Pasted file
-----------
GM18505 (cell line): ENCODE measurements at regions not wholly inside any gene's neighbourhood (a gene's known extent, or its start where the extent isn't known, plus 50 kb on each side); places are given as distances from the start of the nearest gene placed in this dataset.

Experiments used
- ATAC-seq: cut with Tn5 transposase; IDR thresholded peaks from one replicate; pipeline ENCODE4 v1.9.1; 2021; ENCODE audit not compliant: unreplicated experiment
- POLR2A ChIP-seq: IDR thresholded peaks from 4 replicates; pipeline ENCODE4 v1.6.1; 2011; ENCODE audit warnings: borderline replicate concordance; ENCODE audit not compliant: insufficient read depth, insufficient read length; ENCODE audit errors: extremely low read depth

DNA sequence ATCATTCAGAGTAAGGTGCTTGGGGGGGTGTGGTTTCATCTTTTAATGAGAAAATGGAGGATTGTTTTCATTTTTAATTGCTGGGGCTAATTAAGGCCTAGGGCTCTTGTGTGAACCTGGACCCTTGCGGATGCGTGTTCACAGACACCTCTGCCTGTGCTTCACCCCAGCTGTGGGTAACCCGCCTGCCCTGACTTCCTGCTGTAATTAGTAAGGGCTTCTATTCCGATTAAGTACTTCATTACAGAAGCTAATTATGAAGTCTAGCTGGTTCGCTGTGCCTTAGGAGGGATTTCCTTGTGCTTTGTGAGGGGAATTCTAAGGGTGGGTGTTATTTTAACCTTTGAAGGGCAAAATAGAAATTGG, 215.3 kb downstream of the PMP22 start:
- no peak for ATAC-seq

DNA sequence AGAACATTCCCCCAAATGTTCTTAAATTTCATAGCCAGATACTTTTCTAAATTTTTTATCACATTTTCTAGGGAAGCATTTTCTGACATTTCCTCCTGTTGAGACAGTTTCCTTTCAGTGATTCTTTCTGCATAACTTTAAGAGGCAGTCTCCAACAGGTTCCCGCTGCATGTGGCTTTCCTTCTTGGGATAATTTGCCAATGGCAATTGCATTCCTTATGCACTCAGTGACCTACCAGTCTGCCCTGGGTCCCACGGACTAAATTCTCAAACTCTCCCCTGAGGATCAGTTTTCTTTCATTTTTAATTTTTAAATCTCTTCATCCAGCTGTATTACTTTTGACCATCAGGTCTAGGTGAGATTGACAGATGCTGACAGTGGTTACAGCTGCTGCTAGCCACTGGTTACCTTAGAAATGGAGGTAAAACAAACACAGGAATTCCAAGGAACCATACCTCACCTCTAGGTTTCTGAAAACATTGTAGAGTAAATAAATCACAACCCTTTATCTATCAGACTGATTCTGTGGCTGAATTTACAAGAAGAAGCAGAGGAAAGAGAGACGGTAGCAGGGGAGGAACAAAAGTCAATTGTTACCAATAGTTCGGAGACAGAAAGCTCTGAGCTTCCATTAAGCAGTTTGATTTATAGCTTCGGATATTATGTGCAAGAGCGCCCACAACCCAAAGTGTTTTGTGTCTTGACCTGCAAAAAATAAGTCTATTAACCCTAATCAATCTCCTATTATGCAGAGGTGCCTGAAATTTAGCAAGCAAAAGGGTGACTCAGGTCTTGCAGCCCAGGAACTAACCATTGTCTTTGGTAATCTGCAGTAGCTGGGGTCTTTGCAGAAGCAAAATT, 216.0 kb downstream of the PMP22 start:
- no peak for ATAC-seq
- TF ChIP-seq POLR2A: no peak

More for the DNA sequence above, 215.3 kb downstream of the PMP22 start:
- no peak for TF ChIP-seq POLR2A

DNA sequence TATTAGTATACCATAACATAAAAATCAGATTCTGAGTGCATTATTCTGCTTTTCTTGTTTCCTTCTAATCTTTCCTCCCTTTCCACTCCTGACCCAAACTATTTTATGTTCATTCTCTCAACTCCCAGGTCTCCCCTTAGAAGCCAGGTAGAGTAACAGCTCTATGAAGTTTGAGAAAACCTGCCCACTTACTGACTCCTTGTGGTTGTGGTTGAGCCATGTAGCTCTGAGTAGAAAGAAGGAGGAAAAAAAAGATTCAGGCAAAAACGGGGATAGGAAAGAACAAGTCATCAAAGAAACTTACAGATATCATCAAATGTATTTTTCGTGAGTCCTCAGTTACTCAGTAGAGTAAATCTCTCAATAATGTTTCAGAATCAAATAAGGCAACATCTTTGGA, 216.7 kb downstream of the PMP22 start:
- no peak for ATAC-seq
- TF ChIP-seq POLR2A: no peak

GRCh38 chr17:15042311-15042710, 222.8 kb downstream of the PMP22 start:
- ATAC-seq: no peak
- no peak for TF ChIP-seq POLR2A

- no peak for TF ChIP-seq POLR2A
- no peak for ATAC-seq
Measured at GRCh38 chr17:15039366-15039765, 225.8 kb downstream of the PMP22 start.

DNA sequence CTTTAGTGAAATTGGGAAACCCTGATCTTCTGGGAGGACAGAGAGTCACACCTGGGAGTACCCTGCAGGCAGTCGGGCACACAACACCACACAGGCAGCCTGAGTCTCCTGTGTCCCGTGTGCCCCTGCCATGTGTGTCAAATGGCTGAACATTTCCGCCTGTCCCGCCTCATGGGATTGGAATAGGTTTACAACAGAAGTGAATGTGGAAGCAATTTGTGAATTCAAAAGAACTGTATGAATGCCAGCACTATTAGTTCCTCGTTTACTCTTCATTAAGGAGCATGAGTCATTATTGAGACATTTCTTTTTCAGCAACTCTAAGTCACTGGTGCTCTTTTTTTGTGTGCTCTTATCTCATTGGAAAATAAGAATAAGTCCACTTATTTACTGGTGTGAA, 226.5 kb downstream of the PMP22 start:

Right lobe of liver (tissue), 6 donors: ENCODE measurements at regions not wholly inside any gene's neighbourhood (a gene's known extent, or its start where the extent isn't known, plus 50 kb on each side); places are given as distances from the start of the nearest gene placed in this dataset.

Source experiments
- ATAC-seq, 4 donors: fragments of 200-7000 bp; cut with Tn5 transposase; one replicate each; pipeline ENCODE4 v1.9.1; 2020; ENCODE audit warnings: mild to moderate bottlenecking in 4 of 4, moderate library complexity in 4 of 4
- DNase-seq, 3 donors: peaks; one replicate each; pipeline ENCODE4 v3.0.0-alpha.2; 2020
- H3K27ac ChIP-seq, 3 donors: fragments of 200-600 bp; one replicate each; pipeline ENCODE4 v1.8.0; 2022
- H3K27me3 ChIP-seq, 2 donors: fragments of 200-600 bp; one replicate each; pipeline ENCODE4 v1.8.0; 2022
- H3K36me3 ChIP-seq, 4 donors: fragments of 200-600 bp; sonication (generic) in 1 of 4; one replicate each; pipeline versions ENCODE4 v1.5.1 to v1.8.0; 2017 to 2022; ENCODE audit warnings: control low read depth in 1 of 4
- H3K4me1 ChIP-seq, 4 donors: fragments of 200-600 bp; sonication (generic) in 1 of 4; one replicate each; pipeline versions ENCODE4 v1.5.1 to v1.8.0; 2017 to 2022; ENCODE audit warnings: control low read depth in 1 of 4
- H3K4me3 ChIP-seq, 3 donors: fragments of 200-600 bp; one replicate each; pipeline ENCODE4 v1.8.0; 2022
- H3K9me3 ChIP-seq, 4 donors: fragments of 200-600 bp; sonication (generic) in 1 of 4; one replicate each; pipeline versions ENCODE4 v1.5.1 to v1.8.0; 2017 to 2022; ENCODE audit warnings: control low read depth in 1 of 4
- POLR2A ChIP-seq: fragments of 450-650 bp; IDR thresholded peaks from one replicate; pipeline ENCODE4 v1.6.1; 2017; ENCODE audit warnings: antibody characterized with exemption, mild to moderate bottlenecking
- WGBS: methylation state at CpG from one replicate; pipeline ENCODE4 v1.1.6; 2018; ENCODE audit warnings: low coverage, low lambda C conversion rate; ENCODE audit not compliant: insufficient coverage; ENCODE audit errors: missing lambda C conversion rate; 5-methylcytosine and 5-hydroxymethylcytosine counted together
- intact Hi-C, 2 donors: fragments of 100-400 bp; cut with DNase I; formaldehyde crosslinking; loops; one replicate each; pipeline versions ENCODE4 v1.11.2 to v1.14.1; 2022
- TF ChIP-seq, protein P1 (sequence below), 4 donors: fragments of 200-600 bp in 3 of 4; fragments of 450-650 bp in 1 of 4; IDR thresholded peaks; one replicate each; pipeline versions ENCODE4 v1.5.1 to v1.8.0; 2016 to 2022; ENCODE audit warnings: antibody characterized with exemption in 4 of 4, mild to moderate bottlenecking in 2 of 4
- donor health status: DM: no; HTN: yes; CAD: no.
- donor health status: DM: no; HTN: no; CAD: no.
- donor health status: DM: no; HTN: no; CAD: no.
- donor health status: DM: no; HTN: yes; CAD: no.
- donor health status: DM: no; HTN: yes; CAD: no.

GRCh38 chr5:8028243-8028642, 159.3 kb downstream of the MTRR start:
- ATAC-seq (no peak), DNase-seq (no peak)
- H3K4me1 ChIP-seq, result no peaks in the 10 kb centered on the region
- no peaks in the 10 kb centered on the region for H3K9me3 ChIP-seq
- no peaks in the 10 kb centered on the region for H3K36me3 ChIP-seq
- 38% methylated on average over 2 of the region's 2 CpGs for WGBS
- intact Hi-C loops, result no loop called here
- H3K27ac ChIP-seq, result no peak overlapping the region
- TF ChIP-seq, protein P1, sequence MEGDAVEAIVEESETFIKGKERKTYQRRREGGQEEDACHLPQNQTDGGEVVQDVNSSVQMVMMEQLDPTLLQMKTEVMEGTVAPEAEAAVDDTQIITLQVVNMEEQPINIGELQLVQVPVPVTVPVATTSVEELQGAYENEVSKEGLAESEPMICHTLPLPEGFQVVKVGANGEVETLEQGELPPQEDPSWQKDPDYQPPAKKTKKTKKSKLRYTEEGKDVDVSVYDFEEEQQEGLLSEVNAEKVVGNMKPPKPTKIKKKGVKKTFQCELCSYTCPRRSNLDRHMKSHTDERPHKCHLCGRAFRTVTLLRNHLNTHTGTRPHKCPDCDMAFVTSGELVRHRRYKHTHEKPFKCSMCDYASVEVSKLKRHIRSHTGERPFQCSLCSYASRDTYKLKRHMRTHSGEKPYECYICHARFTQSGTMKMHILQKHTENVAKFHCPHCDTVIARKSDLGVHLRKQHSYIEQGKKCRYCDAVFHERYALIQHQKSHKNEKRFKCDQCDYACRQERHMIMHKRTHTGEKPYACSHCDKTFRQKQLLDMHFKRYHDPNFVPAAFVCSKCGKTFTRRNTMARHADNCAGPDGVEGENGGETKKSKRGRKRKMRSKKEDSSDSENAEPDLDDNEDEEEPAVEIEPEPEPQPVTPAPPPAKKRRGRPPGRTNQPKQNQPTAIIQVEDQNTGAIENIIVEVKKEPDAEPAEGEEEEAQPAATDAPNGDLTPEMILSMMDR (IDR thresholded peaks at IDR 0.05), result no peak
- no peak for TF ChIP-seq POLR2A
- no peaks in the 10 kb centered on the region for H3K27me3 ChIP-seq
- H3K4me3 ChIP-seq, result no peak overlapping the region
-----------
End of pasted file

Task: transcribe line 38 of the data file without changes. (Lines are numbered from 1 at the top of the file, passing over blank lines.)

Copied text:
- donor health status: DM: no; HTN: no; CAD: no.